Monthly Archives: August 2011

GE models and Grand Theft Auto

Mak­ing good eco­nom­ic pol­i­cy is nev­er a sim­ple mat­ter and is nev­er mere­ly a func­tion of eco­nom­ic under­stand­ing. But the art has been bad­ly served, recent­ly, by it tech­ni­cians. John Kay blames the self-lim­it­ing obses­sions of tech­ni­cal macro-eco­nom­ics and finan­cial analy­sis. For many peo­ple, deduc­tive rea­son­ing is the mark of sci­ence: induction—in which the argu­ment […]

Larkin ascending

Near­ly missed it; an intel­li­gent, allu­sive, gos­sipy memo­r­i­al of Philip Larkin by Mar­tin Amis in the FT. A teas­er for Amis’s forth­com­ing col­lec­tion of Larkin poems. Amis apt­ly quotes lots of them in his arti­cle; which is, in part, what makes it such fun to read. This is the key to Larkin: his fric­tion­less mem­o­ra­bil­i­ty. […]

The triviality of “patented” design

Apple Inc has tem­porar­i­ly pre­vent­ed Sam­sung from sell­ing a com­pet­i­tive tablet com­put­er in Aus­tralia and Europe on the basis of a claimed “patent­ed” design. Sam­sung says that there is no inno­va­tion that deserves pro­tec­tion in the shape and form of the Apple tablet. They point out that there are many prece­dents, includ­ing in a scene […]

The Vignelli Canon

A won­der­ful, short book of the rules (κανών: kanón, mean­ing a rule) of design cho­sen and illus­trat­ed by Mas­si­mo Vignel­li and his wife Lel­la. Down­load it here. I have always said that there are three aspects in Design that are impor­tant to me: Seman­tic, Syn­tac­tic and Prag­mat­ic. That is: the mean­ing of the design, the […]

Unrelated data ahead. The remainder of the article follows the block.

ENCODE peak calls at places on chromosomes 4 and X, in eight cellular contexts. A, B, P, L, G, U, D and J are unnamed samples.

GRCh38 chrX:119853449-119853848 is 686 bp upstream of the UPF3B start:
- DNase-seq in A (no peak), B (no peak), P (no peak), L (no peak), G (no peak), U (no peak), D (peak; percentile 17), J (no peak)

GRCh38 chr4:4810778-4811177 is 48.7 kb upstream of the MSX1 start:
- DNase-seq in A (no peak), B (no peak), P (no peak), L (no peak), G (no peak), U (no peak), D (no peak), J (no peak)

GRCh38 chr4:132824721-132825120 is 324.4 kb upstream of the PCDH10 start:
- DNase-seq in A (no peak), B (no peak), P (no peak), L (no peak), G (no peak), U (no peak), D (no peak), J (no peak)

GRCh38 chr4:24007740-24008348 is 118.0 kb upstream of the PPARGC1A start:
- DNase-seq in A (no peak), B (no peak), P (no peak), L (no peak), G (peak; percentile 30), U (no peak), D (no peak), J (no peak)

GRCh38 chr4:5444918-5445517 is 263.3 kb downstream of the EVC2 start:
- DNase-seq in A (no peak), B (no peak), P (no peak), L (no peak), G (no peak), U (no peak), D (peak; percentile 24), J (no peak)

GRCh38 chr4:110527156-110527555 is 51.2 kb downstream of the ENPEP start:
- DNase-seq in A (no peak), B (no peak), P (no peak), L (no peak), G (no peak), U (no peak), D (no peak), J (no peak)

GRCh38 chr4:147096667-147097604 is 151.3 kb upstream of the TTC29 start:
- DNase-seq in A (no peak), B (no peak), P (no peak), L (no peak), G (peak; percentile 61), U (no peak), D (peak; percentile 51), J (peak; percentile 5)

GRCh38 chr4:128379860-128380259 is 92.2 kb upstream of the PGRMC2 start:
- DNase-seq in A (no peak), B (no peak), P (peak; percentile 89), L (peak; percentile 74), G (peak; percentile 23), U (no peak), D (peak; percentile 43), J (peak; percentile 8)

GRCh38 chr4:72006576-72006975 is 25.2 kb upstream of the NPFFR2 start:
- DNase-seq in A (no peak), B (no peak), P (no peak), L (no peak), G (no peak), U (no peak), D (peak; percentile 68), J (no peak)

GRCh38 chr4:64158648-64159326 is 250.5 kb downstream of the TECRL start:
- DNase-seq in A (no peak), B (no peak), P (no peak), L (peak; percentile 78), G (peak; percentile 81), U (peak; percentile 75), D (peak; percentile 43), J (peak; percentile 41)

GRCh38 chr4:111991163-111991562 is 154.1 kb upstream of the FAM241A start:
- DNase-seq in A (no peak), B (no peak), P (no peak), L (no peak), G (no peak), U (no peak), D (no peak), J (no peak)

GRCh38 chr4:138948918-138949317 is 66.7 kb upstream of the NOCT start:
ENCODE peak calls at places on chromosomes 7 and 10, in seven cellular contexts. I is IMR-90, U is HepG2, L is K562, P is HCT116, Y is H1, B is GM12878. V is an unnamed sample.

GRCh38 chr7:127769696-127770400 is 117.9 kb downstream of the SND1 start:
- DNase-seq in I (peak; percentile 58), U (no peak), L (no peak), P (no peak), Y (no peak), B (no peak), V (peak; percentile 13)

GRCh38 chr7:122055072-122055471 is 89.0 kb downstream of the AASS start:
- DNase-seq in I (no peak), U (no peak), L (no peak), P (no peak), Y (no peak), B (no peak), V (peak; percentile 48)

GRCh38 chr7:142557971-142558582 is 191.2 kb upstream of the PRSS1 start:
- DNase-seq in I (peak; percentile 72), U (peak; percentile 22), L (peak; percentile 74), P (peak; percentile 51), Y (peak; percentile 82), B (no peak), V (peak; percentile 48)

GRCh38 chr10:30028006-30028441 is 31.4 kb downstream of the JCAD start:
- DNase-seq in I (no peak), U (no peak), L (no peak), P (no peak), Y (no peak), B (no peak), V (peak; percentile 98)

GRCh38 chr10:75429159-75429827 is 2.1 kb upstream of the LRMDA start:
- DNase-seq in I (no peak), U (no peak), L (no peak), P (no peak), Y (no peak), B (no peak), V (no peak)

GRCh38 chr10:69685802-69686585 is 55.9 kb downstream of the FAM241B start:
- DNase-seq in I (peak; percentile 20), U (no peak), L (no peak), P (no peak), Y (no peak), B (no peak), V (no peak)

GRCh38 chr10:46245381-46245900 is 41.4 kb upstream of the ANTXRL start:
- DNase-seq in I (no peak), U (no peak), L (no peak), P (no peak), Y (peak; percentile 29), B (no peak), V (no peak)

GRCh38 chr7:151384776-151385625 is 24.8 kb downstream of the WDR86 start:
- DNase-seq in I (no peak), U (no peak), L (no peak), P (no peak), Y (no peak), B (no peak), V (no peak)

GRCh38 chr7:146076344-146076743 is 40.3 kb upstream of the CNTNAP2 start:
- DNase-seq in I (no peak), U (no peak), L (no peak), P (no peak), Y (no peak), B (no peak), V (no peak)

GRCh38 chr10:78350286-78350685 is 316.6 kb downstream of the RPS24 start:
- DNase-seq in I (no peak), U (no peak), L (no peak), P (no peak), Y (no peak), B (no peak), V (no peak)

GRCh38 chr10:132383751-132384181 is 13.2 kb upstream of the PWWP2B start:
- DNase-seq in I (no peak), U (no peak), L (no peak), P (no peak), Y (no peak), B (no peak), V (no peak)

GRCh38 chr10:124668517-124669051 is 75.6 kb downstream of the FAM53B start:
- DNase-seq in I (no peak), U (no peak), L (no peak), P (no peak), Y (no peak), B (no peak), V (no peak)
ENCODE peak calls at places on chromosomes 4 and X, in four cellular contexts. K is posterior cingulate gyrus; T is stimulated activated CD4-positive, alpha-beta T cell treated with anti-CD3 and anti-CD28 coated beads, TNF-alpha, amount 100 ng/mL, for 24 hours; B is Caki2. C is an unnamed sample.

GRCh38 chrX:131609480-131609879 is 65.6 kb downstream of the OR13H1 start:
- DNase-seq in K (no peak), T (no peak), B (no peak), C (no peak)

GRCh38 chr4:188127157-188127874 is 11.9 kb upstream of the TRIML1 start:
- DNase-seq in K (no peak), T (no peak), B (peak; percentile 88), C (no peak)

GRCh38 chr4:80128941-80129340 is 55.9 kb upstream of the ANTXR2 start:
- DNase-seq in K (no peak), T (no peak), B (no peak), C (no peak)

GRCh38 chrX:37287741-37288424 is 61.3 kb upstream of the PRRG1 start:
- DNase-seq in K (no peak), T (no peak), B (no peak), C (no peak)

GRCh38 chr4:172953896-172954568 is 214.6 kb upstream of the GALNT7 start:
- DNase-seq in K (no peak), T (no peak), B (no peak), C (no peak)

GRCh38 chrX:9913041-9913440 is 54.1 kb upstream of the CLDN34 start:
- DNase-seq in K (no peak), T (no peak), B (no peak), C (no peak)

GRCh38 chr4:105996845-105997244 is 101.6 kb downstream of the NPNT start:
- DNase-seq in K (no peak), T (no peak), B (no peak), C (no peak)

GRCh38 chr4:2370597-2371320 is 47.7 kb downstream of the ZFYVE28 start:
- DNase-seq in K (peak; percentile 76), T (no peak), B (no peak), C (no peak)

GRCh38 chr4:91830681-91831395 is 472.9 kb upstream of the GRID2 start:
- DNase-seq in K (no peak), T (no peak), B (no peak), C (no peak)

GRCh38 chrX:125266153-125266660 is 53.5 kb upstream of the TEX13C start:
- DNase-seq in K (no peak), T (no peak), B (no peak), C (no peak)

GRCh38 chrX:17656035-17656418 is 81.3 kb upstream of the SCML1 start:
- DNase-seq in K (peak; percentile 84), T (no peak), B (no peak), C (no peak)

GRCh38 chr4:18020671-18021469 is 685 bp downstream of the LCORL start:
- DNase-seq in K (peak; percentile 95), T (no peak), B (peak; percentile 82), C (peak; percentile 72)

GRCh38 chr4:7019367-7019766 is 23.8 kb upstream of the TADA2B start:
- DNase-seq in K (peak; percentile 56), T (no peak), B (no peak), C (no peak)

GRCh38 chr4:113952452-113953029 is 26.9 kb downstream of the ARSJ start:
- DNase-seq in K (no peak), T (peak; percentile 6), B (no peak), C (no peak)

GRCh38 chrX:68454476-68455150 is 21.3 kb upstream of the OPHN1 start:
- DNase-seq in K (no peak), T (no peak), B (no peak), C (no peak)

Recognising phoney on-line reviews

Sur­prise, sur­prise! The mar­ket­ing val­ue of pos­i­tive on-line user-reviews has cre­at­ed an indus­try of liars-for-hire, ready to pimp any prod­uct with phoney “user” endorse­ments. Hotels, cafs, pub­lish­ers, music labels and (hor­ror!) even blog­gers can read­i­ly find cut-price on-line tes­ti­mo­ni­al­ists to pimp their prod­uct on sites like Unfor­tu­nate­ly, there’s a good chance we’ll fail to […]

Collaborate or control

The task of eco­nom­ic sci­ence, since Adam Smith, has been to explain the ori­gins of wealth. John Kay observes that the the­o­ry most favoured, even by Smith—that pro­duc­tiv­i­ty is ‘almost’ all that matters—is not by any means the only expla­na­tion for per­son­al wealth. Nor is it, his­tor­i­cal­ly, the most suc­cess­ful expla­na­tion (because the arbiters of […]

Zoellick on China’s choices

A dis­cur­sive account by Greg Sheri­dan in The Aus­tralian of a con­ver­sa­tion with World Bank Pres­i­dent Robert Zoel­lick on, among oth­er things, China’s devel­op­ment conun­drum and the growth of emerg­ing economies as an anti­dote to pes­simism. Zoel­lick has a team of World Bank econ­o­mists work­ing close­ly with the Chi­nese lead­er­ship to help them move on […]